Danny Davis (Michael Worth) is the light heavyweight kickboxing champion of Ohio but he wants to be the national champion so he approaches Nick Taylor (Lorenzo Lamas) for training. Nick used to be the national champion but he is still haunted by his brutal defeat at the hands and feet of Jack Gerard (Jeff Langton). Nick is now an alcoholic who makes his money on the oil wrestling circuit. (The girls wrestle in oil while Nick kickboxes in a ring. Guess what most of the people in the bar end up watching?) When Danny and Nick first meet, the arrogant Nick refuses to have anything to do with him. But when Nick sees Danny win his match and shout out, “I am invincible!,” Nick decides to take him under his wing. The kid’s good but he needs to learn some lessons about making potentially ironic declarations in the ring.
Nick trains Danny and shows him that all of his talent won’t mean anything if he allows himself to become predictable. Soon, Nick and Danny are making the national circuit and fighting in Las Vegas. But as Danny becomes successful, Nick starts to grow jealous. He starts to feel as if his girlfriend, Maggie (the incredible Kathleen Kinmont), prefers Danny to him and he becomes so insecure that he can’t even perform long enough to cheat with a local prostitute that he picks up in a bar. Making matters worse is that, for Danny to become the champ, he’s going to have to defeat Jake Gerard, the man who ended Nick’s professional career.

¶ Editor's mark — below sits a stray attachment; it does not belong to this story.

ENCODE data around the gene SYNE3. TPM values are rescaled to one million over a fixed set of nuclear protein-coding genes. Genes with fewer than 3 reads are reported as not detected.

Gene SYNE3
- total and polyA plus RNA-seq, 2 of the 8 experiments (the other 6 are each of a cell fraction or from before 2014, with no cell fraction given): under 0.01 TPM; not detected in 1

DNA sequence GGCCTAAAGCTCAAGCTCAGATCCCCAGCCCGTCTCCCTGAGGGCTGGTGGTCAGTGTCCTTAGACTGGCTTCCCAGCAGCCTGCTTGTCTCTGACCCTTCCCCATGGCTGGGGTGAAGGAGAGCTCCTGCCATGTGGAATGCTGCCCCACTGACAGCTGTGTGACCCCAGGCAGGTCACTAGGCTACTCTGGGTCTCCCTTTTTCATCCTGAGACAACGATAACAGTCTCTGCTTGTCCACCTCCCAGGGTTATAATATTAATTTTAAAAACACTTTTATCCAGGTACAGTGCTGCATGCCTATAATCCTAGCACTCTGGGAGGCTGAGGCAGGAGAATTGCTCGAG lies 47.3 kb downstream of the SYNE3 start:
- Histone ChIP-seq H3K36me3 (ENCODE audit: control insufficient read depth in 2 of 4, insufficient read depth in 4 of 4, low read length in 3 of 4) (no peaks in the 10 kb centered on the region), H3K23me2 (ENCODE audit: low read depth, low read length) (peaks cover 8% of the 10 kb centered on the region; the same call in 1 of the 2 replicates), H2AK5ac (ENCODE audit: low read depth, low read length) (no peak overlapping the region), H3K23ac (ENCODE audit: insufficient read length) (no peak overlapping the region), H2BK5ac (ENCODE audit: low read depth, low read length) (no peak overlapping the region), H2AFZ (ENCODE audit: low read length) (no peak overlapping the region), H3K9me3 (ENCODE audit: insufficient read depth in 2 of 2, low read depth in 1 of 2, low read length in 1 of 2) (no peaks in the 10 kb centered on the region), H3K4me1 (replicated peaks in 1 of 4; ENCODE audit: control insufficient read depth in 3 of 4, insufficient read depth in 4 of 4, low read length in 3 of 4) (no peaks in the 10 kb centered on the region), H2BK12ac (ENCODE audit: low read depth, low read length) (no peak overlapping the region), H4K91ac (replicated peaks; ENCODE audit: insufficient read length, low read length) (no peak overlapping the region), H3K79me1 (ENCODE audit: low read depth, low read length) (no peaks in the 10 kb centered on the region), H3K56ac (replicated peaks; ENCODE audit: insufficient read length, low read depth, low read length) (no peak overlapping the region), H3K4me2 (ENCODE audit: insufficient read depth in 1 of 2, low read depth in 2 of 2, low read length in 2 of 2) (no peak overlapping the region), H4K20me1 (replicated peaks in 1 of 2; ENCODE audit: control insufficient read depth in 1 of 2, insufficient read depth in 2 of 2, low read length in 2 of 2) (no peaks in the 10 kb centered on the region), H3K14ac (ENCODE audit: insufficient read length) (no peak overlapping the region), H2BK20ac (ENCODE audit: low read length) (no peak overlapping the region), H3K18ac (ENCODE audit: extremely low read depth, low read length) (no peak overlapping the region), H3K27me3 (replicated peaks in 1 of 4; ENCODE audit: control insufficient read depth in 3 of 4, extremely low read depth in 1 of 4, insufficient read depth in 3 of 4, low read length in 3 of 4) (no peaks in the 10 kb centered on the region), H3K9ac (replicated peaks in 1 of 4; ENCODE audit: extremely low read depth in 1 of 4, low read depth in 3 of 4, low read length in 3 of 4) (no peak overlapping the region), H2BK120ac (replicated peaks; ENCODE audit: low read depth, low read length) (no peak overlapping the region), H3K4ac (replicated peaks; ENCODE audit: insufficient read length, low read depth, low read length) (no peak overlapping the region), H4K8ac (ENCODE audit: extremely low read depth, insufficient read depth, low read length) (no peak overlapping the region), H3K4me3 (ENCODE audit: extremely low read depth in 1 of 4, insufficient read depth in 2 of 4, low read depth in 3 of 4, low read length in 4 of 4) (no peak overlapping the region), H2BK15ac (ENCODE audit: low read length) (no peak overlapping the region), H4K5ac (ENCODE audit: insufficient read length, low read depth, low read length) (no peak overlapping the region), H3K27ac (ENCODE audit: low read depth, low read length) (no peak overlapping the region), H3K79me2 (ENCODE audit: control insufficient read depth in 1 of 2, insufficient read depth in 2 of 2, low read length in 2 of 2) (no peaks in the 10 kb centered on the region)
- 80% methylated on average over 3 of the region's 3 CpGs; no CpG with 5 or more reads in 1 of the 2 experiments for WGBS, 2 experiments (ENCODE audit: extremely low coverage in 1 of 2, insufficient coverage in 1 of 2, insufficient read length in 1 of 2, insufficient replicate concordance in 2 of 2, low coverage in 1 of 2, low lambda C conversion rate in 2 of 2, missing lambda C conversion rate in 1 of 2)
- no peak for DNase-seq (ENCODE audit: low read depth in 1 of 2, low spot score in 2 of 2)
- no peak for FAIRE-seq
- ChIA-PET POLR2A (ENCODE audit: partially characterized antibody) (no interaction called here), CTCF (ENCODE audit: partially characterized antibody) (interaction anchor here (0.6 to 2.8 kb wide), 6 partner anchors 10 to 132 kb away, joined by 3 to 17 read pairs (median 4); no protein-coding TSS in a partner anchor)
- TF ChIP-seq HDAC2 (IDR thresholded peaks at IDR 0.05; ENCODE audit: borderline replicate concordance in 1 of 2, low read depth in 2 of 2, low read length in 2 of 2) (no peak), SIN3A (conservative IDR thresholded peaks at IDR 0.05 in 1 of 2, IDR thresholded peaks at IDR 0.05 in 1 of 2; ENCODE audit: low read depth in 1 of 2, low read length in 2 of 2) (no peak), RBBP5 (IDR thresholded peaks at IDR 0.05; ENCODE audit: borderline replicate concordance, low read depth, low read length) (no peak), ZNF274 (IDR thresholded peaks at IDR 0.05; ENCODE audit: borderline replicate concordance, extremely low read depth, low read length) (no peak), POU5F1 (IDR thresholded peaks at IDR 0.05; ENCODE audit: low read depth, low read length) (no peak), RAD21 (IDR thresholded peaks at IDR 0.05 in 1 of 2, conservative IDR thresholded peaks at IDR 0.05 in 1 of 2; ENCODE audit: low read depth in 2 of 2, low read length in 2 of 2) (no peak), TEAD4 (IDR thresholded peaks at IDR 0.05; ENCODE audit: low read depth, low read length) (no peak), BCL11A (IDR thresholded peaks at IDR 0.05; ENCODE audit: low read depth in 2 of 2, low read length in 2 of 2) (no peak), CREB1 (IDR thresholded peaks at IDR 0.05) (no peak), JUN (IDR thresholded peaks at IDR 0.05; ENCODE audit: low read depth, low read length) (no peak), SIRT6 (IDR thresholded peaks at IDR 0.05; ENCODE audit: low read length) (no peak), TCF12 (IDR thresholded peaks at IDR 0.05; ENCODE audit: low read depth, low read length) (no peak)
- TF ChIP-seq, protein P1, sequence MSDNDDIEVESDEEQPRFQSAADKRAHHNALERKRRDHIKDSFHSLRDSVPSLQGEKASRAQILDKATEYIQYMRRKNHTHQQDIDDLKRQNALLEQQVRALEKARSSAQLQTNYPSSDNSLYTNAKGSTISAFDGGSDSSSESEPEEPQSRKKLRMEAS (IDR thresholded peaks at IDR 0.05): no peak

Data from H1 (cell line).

Occasionally, late night Cinemax took a break from showing nudity-filled neo-noirs to show films like this one, a low-budget rip-off of Rocky, The Karate Kid, and Kickboxer. Of all the films that came out of this very 90s genre, Final Impact is one of the better examples. The fight scenes are exciting but the real appeal of this film is that it stars Lorenzo Lamas and Kathleen Kinmont, back when they were still a couple. Kinmont was one of the best of the 90s video vixens, beautiful and not a bad actress either. Meanwhile, Lorenzo Lamas was the male Shannon Tweed. Lamas may not have been a great actor but his total lack of shame and his ability to deliver deadpan dialogue like, “No one is invincible,” without cracking a smile made him more entertaining than many of his fellow direct-to-video stars. Lamas lurches drunkenly through Final Impact, taking both himself and the movie far too seriously and playing Nick’s emotional breakdown like an actor begging the Academy to just take a look. It’s fun to watch.
Final Impact ends as these films always do, with a champion being crowned. As far as I’m concerned, everyone in the film is champion, a champion of 90s Cinemax.